Sunday, September 19, 2010

End Pot Prohibition: California's Proposition 19 should pass.

Proposition 19 is a California ballot proposition which will be on the November 2, California ballot. It essentially legalizes marijuana and allows local governments to regulate and tax it. Even if legalized by the State of California however, pot may not be legalized due the the Constitution's Supremacy Clause, which says "this Constitution, and the Laws of the United States which shall be made in Pursuance thereof...shall be the supreme Law of the Land." Since Proposition 19 conflicts with the federal Controlled Substances Act, a Federal Court will likely rule California proposition 19 unconstitutional using the same logic they used to declare Arizona's immigration law unconstitutional.

I hope Prop. 19 passes and if I were a citizen of California I would vote for it. Even if the Federal Government uses the Supremacy clause to override the will of the people of California, Proposition 19 will move us toward ending pot prohibition. If California passes proposition 19, this will put pressure on the federal to end federal prohibition.

The governments policy toward recreational drugs, marijuana in particular, makes absolutely no sense. For far too long many people have had their lives damaged, not by marijuana but by a policy that criminalizes a harmless activity. People lose their right to parental visitation or custody of their children, they lose their job, they lose their college scholarships, and they go to jail for simply smoking a little dope.

Casual use of marijuana is much less damaging to society than alcohol. I think marijuana may actually be good for society. If some of the people who drink alcohol switched to pot, we would probably see fewer violent brawls, less domestic violence and fewer fatal car wrecks. Some uptight people might be less uptight and more pleasant if they occasionally got stoned. I suspect the world might actually be a better place if more people got high every once in a while.

I think we should have an immediately end to federal pot prohibition and then let each state decide the issue. I would hope that the several states would then end state prohibitions. Using pot should not be a crime and neither should pot users be considered to have a “drug problem.” While I would much rather see people forced into drug treatment rather than sent to jail, requiring treatment is hypocrisy. Casual users of marijuana do not have a “drug problem.” They just have a preference for a recreational drug that is less dangerous than the society-approved recreational drug alcohol.

I think procession of small quantities or growing small quantities of marijuana for your own use should be legal much like brewing your own beer is legal. I think dealers should be licensed and taxed. The government at all levels loses a lot of money because this large segment of the economy is not taxed. If marijuana was distributed much the way alcohol and tobacco are distributed the criminal element would be driven out of business, much the same way that ending alcohol prohibition drives out bootleggers. Also, with commercial distribution of marijuana the consumer would benefit by having quality control. The consumer could expect honest weights and measures and proper labeling. I can see the day when shopping for pot could be like shopping for wine. I can imagine a weekly pot review article in the Tennessean. It should happen.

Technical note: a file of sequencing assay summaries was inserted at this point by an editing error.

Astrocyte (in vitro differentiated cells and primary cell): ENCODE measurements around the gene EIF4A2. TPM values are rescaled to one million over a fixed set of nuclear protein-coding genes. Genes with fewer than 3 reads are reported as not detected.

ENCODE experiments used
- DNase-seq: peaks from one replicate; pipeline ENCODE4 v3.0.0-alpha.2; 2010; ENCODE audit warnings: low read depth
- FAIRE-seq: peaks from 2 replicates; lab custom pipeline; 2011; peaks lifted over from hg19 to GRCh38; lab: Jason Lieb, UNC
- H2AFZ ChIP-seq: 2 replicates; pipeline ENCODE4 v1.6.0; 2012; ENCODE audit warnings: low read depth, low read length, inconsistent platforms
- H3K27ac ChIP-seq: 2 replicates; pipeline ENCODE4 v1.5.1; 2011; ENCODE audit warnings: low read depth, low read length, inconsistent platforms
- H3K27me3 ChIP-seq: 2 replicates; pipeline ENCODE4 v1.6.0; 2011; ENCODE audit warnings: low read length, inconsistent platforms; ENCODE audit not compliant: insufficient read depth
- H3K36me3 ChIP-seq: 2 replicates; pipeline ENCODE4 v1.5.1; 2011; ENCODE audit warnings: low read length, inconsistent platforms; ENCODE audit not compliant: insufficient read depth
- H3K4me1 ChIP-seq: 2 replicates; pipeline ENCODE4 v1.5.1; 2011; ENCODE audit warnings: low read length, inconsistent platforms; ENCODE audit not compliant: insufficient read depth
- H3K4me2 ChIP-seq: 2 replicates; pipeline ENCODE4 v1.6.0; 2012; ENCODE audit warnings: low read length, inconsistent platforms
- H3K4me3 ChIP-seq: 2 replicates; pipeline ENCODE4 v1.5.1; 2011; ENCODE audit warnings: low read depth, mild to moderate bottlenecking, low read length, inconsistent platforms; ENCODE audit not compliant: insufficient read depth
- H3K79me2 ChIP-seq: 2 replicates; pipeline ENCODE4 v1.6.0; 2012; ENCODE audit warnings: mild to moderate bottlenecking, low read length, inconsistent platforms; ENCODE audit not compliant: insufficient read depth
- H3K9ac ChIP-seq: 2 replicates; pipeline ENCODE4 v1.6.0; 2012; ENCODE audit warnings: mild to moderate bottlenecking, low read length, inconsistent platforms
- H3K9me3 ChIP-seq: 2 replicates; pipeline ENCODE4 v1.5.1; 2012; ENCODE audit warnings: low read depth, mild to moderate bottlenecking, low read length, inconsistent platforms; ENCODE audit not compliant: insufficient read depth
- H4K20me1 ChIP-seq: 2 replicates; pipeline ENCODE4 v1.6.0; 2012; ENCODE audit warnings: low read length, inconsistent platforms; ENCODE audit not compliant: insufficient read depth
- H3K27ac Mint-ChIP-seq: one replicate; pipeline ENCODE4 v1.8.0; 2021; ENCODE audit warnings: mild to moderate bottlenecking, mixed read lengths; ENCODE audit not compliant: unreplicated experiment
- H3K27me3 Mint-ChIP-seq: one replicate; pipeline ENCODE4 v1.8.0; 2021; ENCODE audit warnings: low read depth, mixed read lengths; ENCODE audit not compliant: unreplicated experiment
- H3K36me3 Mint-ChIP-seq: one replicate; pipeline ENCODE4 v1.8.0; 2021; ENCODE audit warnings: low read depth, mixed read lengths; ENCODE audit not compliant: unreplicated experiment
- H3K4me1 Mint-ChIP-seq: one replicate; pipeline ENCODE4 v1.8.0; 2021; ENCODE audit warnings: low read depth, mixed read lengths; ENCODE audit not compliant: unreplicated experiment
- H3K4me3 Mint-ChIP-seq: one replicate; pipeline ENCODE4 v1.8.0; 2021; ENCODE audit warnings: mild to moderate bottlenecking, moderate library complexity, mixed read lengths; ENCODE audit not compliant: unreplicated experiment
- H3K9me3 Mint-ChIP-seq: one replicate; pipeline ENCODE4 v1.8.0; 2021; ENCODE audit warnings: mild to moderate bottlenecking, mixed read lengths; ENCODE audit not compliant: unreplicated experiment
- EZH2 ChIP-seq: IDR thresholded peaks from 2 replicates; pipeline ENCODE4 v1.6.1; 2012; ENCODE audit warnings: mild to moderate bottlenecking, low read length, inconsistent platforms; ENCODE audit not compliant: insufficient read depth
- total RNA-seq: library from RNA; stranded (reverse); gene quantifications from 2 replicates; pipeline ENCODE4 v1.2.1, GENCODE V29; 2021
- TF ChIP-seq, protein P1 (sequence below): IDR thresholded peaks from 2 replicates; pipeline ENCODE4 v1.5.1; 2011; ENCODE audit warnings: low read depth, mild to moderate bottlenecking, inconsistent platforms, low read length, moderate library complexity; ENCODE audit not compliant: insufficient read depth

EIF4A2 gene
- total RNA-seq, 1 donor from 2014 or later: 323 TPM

While I would not want to see an immediate legalization of all dangerous drugs, I think we should deemphasize prosecution of users of these hard drugs. For the more dangerous drugs, I think we primarily need to educate people to the dangers and then realize that sometimes free people make poor choices. Just the way that some people now abuse alcohol or people make poor financial decisions, we must accept that some people will get strung out on drugs. Help should be available for those with a drug problem who want help, but putting people in prison is not the help they need. Drug treatment would be less costly and more humane than imprisonment.

I suspect that if we end the crack down on the supply of drugs, the price would fall. Those with a real addiction would not commit armed robbery to feed their habit if drugs were less costly and less profitable and we would not enrich Mexican and Colombian drug lords. We might even deny the Taliban a major source of funding.

We can't tackle the whole drug issue all at once, but Proposition 19 would be first step toward rational reform.

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1 comment:

  1. The comparison to Arizona's immigration law isn't a good one.

    In Arizona's case the state is attempting to usurp Federal immigration laws.

    In California, the voters are basically telling the Feds to enforce their own laws. There won't by any state penalties for marijuana.